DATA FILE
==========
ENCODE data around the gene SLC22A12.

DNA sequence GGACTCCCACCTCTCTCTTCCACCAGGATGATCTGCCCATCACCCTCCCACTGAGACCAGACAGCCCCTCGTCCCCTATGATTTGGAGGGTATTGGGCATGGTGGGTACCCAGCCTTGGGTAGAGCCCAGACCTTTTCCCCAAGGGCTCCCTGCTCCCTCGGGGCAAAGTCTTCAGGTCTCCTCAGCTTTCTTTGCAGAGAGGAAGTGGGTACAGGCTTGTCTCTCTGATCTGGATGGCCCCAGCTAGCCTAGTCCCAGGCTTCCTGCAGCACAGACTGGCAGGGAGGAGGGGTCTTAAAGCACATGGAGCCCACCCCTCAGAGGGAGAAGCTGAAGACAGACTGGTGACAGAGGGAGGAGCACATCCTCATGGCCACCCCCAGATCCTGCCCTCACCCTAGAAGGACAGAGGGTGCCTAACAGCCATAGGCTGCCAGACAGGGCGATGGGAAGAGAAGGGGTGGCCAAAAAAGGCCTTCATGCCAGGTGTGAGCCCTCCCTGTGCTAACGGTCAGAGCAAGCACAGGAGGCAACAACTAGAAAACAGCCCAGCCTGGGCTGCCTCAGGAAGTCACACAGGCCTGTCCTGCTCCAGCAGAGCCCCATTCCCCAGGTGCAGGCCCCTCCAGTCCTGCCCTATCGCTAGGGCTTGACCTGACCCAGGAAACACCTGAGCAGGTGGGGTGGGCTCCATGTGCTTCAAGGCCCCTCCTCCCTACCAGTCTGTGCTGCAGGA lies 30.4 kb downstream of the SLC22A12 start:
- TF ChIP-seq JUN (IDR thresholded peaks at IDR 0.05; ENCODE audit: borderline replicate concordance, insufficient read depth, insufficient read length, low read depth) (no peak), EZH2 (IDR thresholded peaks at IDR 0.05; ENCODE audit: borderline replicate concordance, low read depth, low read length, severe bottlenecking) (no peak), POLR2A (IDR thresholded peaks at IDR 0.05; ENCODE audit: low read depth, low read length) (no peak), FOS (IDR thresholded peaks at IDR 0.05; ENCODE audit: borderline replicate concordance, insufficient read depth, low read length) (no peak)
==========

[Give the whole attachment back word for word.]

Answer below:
ENCODE data around the gene SLC22A12.

DNA sequence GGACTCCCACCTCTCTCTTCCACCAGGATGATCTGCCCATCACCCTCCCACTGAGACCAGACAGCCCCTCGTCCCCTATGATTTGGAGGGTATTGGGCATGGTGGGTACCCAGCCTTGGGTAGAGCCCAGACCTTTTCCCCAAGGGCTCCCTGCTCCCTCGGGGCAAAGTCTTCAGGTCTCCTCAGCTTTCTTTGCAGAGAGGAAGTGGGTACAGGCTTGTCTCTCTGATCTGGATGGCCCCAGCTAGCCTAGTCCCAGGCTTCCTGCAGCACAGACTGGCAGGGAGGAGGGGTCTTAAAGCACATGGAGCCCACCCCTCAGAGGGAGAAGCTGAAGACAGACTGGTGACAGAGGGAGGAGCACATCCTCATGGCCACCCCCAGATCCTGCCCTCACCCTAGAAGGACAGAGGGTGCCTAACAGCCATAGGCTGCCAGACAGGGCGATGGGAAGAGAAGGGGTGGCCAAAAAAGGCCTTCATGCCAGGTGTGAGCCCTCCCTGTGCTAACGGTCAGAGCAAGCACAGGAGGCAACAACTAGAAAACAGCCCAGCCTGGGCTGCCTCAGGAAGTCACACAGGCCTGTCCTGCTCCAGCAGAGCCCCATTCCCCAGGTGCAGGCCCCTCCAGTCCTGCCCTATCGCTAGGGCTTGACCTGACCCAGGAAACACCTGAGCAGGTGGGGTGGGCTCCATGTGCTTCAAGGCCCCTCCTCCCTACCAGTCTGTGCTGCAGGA lies 30.4 kb downstream of the SLC22A12 start:
- TF ChIP-seq JUN (IDR thresholded peaks at IDR 0.05; ENCODE audit: borderline replicate concordance, insufficient read depth, insufficient read length, low read depth) (no peak), EZH2 (IDR thresholded peaks at IDR 0.05; ENCODE audit: borderline replicate concordance, low read depth, low read length, severe bottlenecking) (no peak), POLR2A (IDR thresholded peaks at IDR 0.05; ENCODE audit: low read depth, low read length) (no peak), FOS (IDR thresholded peaks at IDR 0.05; ENCODE audit: borderline replicate concordance, insufficient read depth, low read length) (no peak)